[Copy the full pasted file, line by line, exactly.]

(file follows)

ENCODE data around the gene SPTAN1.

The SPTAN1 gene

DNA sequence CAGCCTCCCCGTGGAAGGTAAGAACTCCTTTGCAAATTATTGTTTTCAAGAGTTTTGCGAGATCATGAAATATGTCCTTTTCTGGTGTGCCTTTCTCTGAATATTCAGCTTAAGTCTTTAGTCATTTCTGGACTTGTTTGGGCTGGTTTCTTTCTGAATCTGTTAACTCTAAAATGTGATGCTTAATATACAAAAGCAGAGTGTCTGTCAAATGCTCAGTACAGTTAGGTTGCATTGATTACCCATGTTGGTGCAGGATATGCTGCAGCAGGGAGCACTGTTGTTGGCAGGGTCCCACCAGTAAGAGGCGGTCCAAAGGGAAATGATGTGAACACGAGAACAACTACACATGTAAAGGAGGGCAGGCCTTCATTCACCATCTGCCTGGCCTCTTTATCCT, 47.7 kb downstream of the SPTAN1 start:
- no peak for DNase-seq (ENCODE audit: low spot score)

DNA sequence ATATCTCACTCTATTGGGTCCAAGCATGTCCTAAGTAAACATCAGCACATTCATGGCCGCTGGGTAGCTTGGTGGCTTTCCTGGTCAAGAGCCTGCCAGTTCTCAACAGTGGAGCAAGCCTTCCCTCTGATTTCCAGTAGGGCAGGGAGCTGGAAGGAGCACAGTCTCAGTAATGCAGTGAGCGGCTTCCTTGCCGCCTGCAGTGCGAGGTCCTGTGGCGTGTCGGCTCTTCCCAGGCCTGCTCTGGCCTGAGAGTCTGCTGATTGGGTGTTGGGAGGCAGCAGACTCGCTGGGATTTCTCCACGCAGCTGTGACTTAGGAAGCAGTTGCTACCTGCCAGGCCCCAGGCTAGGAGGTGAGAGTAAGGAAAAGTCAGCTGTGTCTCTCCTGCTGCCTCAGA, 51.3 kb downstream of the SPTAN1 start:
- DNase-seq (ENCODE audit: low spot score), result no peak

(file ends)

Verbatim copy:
ENCODE data around the gene SPTAN1.

The SPTAN1 gene

DNA sequence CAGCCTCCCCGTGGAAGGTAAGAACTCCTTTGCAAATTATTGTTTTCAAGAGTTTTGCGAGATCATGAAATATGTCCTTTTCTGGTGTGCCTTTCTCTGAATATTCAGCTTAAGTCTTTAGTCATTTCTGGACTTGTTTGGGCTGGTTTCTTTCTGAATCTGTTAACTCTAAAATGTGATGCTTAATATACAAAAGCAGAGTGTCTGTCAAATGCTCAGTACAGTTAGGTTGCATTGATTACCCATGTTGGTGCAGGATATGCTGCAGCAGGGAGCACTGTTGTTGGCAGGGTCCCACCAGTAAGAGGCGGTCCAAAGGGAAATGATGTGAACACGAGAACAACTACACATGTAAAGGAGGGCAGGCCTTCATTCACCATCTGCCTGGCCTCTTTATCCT, 47.7 kb downstream of the SPTAN1 start:
- no peak for DNase-seq (ENCODE audit: low spot score)

DNA sequence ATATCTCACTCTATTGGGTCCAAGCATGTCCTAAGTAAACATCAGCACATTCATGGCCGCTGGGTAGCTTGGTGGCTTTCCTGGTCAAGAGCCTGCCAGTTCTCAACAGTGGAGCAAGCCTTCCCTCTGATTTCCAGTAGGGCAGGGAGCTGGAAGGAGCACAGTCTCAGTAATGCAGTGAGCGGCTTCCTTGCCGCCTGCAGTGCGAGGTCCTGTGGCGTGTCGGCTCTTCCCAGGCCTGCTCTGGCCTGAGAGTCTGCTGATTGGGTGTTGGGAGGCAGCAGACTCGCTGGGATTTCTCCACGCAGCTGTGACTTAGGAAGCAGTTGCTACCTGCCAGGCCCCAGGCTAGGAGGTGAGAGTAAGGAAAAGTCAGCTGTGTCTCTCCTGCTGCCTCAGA, 51.3 kb downstream of the SPTAN1 start:
- DNase-seq (ENCODE audit: low spot score), result no peak